This study aims to explore how English-speaking learners of Chinese acquire Resultative Verb Compounds (RVC). The specific research questions are: Do learners think that change of state is achieved by using an RVC? Do learners assign resultative meaning to V1-le uniformly or only in certain types of situations depending on how result is expressed in their L1? Lastly, do learners realize that RVCs are a highly productive construction?
This thesis provides linguistic analysis that can account for differences in how change of state is expressed in Chinese and English. It also presents a second language acquisition study informed primarily by the sentence acceptability judgement task. In English, result is typically expressed by a monomorphemic verb or by a resultative construction. In Mandarin, the most typical way to convey result is to use RVCs. In addition to differences in such phenomena as event conflation, strength of implicature and the incompleteness effect also constitute key differences between English and Mandarin. It is claimed that the major factor in determining the effect of L1 transfer from English to Mandarin is how change-of-state situations are expressed in English.
In response, two experiments were conducted. The subjects were 47 learners and 26 native speakers of Chinese. Statistical analysis (ANOVA) was applied in evaluating outcomes of the experiments. The results show that learners understand that RVCs must be used to describe change-of-state situations. However, learners do not habitually take the aspect marker – le as a resultative marker. Instead, the outcomes of the data analysis are compatible with the interpretation of –le as a past tense marker. The analysis also shows that how change-of-state situations with respect to event conflation are expressed in English has some effect on their understanding of RVC-le vs. V1- le combinations. Lastly, while learners do not reject the idea that more than one RVC can describe a change-of-state event, they do not have full understanding of this phenomenon.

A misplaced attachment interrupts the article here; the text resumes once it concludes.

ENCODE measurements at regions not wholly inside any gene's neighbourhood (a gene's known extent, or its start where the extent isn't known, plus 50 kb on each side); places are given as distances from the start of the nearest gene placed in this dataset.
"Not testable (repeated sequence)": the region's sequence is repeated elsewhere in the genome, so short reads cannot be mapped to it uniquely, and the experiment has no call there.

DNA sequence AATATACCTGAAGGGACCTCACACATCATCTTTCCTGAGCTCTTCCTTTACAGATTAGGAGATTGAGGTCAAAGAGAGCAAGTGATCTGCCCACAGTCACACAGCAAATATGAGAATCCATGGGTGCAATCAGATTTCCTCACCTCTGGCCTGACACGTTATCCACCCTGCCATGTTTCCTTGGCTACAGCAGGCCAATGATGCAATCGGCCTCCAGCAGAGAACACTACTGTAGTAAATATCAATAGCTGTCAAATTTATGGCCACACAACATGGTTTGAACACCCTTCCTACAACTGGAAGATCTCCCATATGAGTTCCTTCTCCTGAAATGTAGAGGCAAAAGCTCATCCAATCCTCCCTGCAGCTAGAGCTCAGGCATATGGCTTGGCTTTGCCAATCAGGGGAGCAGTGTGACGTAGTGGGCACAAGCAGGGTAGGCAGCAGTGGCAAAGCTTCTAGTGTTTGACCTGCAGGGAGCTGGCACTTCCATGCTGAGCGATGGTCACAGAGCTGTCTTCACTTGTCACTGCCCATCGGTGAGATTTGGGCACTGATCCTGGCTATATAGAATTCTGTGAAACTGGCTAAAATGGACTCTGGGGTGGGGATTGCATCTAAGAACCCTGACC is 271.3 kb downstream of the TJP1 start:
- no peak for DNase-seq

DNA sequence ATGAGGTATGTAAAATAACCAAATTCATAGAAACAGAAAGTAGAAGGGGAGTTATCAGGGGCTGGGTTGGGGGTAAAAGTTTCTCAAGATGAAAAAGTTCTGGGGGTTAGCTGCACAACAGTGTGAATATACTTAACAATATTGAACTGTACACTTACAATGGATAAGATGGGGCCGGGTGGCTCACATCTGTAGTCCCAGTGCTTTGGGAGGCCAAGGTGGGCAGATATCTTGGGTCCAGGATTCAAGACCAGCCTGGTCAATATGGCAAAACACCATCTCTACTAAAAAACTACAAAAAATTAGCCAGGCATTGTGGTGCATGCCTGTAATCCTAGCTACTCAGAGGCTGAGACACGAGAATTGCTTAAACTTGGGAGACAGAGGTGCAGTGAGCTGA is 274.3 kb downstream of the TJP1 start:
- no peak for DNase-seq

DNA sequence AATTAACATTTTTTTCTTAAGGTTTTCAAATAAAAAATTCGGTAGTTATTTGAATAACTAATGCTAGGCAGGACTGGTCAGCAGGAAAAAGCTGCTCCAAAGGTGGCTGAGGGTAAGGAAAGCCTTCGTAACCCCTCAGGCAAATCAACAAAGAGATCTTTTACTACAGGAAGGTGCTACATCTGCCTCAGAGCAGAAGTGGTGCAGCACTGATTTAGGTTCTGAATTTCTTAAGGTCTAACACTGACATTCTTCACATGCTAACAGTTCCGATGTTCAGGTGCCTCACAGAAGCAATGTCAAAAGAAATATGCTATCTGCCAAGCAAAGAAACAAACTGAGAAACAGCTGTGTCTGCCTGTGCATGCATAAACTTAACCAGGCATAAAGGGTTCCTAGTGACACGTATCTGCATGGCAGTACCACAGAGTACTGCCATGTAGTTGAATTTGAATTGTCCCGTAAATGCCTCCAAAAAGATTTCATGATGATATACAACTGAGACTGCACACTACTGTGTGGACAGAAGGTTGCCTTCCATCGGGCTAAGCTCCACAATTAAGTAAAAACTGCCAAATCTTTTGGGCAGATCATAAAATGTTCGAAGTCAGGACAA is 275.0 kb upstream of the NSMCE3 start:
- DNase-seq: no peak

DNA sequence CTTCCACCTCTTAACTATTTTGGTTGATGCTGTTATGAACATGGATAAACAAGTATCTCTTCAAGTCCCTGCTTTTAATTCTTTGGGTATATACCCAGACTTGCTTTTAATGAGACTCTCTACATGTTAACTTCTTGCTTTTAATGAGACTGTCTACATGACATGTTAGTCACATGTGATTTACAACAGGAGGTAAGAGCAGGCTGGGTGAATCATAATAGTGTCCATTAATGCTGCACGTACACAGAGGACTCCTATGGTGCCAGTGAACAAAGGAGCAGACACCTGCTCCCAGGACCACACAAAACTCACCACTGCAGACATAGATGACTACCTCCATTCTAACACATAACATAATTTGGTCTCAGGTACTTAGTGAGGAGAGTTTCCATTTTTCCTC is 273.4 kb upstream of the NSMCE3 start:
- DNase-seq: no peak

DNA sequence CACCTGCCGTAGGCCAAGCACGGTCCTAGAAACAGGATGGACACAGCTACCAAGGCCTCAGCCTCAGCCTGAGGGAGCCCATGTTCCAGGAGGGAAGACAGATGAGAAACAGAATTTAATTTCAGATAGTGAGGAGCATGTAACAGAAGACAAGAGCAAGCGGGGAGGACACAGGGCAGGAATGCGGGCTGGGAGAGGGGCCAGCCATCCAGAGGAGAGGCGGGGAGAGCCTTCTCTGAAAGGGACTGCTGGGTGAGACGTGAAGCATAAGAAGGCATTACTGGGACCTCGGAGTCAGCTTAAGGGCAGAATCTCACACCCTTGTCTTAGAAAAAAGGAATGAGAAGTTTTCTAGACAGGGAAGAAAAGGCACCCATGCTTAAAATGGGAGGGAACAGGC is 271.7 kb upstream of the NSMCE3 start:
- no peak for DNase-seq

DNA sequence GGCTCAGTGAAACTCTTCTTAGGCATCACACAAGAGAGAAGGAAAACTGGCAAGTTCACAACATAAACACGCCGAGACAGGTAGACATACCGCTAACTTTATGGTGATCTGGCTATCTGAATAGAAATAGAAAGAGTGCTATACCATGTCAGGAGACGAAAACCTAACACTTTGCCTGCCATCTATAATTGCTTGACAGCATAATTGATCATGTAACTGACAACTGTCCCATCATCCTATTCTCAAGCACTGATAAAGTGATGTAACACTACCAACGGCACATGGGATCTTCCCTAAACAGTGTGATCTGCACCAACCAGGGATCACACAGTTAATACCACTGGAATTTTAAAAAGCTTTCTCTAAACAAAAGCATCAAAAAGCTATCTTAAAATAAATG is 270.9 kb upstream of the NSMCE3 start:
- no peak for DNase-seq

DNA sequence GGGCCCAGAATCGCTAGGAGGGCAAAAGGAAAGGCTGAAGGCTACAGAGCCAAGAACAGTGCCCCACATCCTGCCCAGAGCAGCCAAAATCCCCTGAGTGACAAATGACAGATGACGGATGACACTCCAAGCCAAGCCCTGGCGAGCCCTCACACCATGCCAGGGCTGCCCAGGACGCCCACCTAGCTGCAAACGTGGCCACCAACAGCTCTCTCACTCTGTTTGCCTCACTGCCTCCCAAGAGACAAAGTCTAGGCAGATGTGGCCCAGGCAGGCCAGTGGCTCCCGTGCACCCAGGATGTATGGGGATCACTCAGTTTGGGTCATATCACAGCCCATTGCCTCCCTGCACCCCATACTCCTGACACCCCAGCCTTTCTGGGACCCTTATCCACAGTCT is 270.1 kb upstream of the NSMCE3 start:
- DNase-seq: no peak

|Commitee:||Reinhardt, Jonathon, Troike, Rudolph|
|School:||The University of Arizona|
|Department:||East Asian Studies|
|School Location:||United States -- Arizona|
|Source:||DAI-A 77/01(E), Dissertation Abstracts International|
|Subjects:||Asian Studies, Language|
|Keywords:||Chinese language, Crosslinguistic analysis, English language, Enlish resultative construction, Language acquisition, Rvc|
Copyright in each Dissertation and Thesis is retained by the author. All Rights Reserved
The supplemental file or files you are about to download were provided to ProQuest by the author as part of a
dissertation or thesis. The supplemental files are provided "AS IS" without warranty. ProQuest is not responsible for the
content, format or impact on the supplemental file(s) on our system. in some cases, the file type may be unknown or
may be a .exe file. We recommend caution as you open such files.
Copyright of the original materials contained in the supplemental file is retained by the author and your access to the
supplemental files is subject to the ProQuest Terms and Conditions of use.
Depending on the size of the file(s) you are downloading, the system may take some time to download them. Please be